Eagle Creek Vineyards
2008 Emerging Business of the Year
Eagle Creek Vineyards, located west of Olpe, Kansas, is an “oasis on the prairie” as one neighbor put it. Jo Ann Kuhlmann planted the initial grapevines in 2004, covering just one and one-half acres that year. Each year she has increased the vines and the number of acres planted, and it is currently one of the largest vineyards in Kansas with eighteen acres, 10,000 vines, and seventeen varieties of grapes. They plan to plant six additional acres in the near future bringing the total to twenty-four. Jo Ann is the primary operator and has accomplished a very impressive plant survival rate of 100%.
Jo Ann worked with the ESU KSBDC on formalizing her business plan and cash flow projections so that she could be better prepared to expand her business and sustain it in the future. The grape growing business takes tenacity and patience. The first significant harvest for Eagle Creek Vineyards was in 2008, four years after that first planting. It takes three years to produce even a light harvest, and longer to get the vines to good production. These among other factors, make planning and forecasting a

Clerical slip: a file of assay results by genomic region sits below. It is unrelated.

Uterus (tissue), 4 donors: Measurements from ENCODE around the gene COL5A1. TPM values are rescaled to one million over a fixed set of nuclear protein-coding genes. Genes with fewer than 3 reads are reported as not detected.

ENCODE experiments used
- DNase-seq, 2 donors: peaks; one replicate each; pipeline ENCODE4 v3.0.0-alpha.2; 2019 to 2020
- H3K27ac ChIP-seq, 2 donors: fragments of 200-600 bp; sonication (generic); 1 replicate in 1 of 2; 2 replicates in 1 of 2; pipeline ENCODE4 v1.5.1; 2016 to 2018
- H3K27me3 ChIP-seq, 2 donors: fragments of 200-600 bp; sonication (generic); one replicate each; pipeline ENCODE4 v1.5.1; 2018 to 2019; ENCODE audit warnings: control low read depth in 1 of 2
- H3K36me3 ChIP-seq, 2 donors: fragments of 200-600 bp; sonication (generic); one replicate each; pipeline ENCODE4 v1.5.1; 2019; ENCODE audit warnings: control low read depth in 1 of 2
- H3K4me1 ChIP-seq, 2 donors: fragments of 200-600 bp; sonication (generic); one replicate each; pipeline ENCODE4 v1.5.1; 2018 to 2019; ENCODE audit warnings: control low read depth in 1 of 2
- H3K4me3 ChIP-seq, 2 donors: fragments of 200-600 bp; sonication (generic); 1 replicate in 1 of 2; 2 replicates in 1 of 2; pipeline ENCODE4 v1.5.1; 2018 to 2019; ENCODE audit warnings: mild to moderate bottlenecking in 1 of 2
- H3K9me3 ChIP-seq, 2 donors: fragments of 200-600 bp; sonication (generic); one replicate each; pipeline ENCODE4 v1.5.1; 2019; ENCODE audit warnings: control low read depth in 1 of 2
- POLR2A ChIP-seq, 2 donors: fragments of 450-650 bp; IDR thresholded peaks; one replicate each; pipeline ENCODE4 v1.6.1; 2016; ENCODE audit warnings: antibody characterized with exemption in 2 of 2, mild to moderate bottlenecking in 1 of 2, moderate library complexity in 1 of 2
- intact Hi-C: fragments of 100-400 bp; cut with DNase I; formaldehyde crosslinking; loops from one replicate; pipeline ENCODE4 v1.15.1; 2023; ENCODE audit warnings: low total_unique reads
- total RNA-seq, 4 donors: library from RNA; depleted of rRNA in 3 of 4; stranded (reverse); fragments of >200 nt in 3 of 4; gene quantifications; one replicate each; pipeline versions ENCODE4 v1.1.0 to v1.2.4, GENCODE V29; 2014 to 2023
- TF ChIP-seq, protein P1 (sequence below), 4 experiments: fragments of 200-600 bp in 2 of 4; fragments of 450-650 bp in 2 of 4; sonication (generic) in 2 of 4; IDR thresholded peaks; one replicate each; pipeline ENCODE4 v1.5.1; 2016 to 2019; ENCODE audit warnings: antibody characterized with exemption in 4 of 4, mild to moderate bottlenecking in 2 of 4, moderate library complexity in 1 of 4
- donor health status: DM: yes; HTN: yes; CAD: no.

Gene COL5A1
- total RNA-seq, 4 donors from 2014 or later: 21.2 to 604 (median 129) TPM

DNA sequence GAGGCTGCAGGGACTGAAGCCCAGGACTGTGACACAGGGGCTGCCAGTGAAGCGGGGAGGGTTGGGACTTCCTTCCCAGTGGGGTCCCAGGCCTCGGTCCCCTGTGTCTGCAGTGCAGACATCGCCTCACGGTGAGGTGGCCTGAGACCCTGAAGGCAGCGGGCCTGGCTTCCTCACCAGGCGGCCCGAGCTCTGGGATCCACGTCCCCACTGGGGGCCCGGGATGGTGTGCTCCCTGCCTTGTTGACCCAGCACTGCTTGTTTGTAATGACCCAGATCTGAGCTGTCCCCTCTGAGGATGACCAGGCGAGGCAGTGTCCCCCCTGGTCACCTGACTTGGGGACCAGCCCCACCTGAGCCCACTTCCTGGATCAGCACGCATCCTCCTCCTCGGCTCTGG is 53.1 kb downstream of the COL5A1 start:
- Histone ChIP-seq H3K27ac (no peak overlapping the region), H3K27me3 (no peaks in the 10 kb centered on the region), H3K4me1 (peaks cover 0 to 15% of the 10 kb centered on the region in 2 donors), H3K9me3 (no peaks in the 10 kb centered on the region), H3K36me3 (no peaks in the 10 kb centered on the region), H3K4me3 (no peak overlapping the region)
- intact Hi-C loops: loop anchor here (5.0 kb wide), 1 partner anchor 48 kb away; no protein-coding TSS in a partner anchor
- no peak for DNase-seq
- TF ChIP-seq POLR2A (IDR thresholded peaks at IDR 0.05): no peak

valuable tool for survival and growth.
For Jo Ann and her husband Rick, the vineyard has been an alternative crop for a fourth generation farm. Rick is still employed off the farm, but helps Jo Ann with the vineyard when possible. Jo Ann was previously employed by the federal government and managed a business before that. However grape growing was not among her prior accomplishments. She had time and energy, and wanted to start a business that would utilize her interests and talents. Having grown up on a farm, agricultural pursuits were
appealing to her and she wanted to find the niche that fit her and would also be something Rick could enjoy in his retirement. She went to great lengths to educate herself about grapes and grape growing, the Kansas wine industry, and the right way to build a vineyard.
Eagle Creek Vineyards has allowed Jo Ann to pursue an interest about which she is totally passionate. It has demanded hard labor, been dependent on unpredictable Kansas weather conditions and equipment that doesn’t always work like it should, but at the same time allowed Jo Ann to build a great business to be proud of and pass on to the next generation.